It is also contemplated that while the examples described above refers to servers with embedded RAID controllers, the method and system for IO processing in accordance with the present disclosure are not limited to such embedded RAID controllers. A stand-alone RAID controller (i.e., not an embedded component of a server) may also be configured to implement the IO processing method described above. For instance, a RAID controller 600 having an interface module 602 and a computer-readable storage module 604 is shown in FIG. 6. The interface module 602 provides front-end and back-end interfaces with a computer's host adapter, controlled disks and the like. The computer-readable storage module 604 stores computer-executable instructions and control program for the RAID controller 600. The computer-readable storage module 604 may be implemented using any data storage device, and the computer-executable instructions stored thereof may allow the RAID controller 600, when installed to a computer/server, to enable the computer/server to process IO requests in the manner as described above. Furthermore, it is understood that multiple controllers may be attached to the same server and each controller may be connected to the shared storage.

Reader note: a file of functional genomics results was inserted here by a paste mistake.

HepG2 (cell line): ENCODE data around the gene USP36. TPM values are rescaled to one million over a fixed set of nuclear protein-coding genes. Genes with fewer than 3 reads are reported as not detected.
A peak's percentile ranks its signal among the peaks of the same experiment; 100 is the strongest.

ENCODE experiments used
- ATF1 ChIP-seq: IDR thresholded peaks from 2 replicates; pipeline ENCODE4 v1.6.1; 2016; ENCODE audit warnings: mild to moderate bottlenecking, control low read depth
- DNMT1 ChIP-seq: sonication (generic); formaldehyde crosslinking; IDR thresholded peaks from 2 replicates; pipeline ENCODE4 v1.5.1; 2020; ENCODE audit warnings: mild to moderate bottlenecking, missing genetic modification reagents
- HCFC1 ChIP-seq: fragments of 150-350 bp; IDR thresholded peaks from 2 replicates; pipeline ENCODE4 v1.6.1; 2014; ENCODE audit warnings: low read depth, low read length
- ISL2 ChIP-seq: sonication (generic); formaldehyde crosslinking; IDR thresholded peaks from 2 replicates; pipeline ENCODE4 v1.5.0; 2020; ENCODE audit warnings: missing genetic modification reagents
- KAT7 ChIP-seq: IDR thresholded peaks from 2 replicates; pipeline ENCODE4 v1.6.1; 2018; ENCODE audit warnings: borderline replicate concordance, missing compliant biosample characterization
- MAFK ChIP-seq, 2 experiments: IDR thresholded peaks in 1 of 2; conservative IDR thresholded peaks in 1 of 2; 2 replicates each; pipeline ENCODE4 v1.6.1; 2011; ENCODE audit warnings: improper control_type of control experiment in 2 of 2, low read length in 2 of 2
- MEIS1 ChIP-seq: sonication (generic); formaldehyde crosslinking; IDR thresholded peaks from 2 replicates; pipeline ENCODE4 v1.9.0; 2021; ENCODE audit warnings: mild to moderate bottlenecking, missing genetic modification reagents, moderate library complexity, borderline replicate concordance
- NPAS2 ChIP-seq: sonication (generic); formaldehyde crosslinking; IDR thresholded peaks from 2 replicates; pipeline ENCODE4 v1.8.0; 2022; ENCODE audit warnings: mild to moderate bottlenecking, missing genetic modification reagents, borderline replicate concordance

It is to be understood that the present disclosure may be conveniently implemented in forms of a software package. Such a software package may be a computer program product which employs a computer-readable storage medium including stored computer code which is used to program a computer to perform the disclosed function and process of the present invention. The computer-readable medium may include, but is not limited to, any type of conventional floppy disk, optical disk, CD-ROM, magnetic disk, hard disk drive, magneto-optical disk, ROM, RAM, EPROM, EEPROM, magnetic or optical card, or any other suitable media for storing electronic instructions.